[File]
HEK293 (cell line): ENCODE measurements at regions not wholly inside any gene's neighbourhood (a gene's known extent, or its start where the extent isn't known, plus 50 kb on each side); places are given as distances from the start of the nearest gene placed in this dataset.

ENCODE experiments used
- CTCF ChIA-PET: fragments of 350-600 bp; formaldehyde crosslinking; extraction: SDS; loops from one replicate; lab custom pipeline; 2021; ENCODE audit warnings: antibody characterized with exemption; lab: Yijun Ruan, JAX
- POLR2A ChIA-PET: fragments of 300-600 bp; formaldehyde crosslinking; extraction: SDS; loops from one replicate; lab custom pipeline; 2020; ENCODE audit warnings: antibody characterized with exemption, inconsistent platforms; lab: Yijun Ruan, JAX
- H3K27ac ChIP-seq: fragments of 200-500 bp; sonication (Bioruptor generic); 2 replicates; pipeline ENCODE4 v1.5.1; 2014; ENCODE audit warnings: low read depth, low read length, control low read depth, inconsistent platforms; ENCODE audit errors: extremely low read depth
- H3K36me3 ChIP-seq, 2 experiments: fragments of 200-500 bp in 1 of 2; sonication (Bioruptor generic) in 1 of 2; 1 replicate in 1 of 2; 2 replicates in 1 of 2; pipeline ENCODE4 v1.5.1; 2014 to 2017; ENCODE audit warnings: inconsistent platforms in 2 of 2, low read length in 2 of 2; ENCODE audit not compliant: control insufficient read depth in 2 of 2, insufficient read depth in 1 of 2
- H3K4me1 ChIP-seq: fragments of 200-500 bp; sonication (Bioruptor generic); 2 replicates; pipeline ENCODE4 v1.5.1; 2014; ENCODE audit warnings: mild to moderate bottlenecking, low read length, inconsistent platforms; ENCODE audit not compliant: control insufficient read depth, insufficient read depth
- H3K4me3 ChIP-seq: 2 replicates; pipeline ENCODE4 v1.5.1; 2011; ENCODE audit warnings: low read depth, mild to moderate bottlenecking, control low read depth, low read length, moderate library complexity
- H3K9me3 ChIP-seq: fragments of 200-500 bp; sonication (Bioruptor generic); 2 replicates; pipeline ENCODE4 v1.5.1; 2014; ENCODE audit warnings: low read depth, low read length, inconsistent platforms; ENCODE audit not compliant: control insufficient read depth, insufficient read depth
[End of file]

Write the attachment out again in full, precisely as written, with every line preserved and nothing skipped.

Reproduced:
HEK293 (cell line): ENCODE measurements at regions not wholly inside any gene's neighbourhood (a gene's known extent, or its start where the extent isn't known, plus 50 kb on each side); places are given as distances from the start of the nearest gene placed in this dataset.

ENCODE experiments used
- CTCF ChIA-PET: fragments of 350-600 bp; formaldehyde crosslinking; extraction: SDS; loops from one replicate; lab custom pipeline; 2021; ENCODE audit warnings: antibody characterized with exemption; lab: Yijun Ruan, JAX
- POLR2A ChIA-PET: fragments of 300-600 bp; formaldehyde crosslinking; extraction: SDS; loops from one replicate; lab custom pipeline; 2020; ENCODE audit warnings: antibody characterized with exemption, inconsistent platforms; lab: Yijun Ruan, JAX
- H3K27ac ChIP-seq: fragments of 200-500 bp; sonication (Bioruptor generic); 2 replicates; pipeline ENCODE4 v1.5.1; 2014; ENCODE audit warnings: low read depth, low read length, control low read depth, inconsistent platforms; ENCODE audit errors: extremely low read depth
- H3K36me3 ChIP-seq, 2 experiments: fragments of 200-500 bp in 1 of 2; sonication (Bioruptor generic) in 1 of 2; 1 replicate in 1 of 2; 2 replicates in 1 of 2; pipeline ENCODE4 v1.5.1; 2014 to 2017; ENCODE audit warnings: inconsistent platforms in 2 of 2, low read length in 2 of 2; ENCODE audit not compliant: control insufficient read depth in 2 of 2, insufficient read depth in 1 of 2
- H3K4me1 ChIP-seq: fragments of 200-500 bp; sonication (Bioruptor generic); 2 replicates; pipeline ENCODE4 v1.5.1; 2014; ENCODE audit warnings: mild to moderate bottlenecking, low read length, inconsistent platforms; ENCODE audit not compliant: control insufficient read depth, insufficient read depth
- H3K4me3 ChIP-seq: 2 replicates; pipeline ENCODE4 v1.5.1; 2011; ENCODE audit warnings: low read depth, mild to moderate bottlenecking, control low read depth, low read length, moderate library complexity
- H3K9me3 ChIP-seq: fragments of 200-500 bp; sonication (Bioruptor generic); 2 replicates; pipeline ENCODE4 v1.5.1; 2014; ENCODE audit warnings: low read depth, low read length, inconsistent platforms; ENCODE audit not compliant: control insufficient read depth, insufficient read depth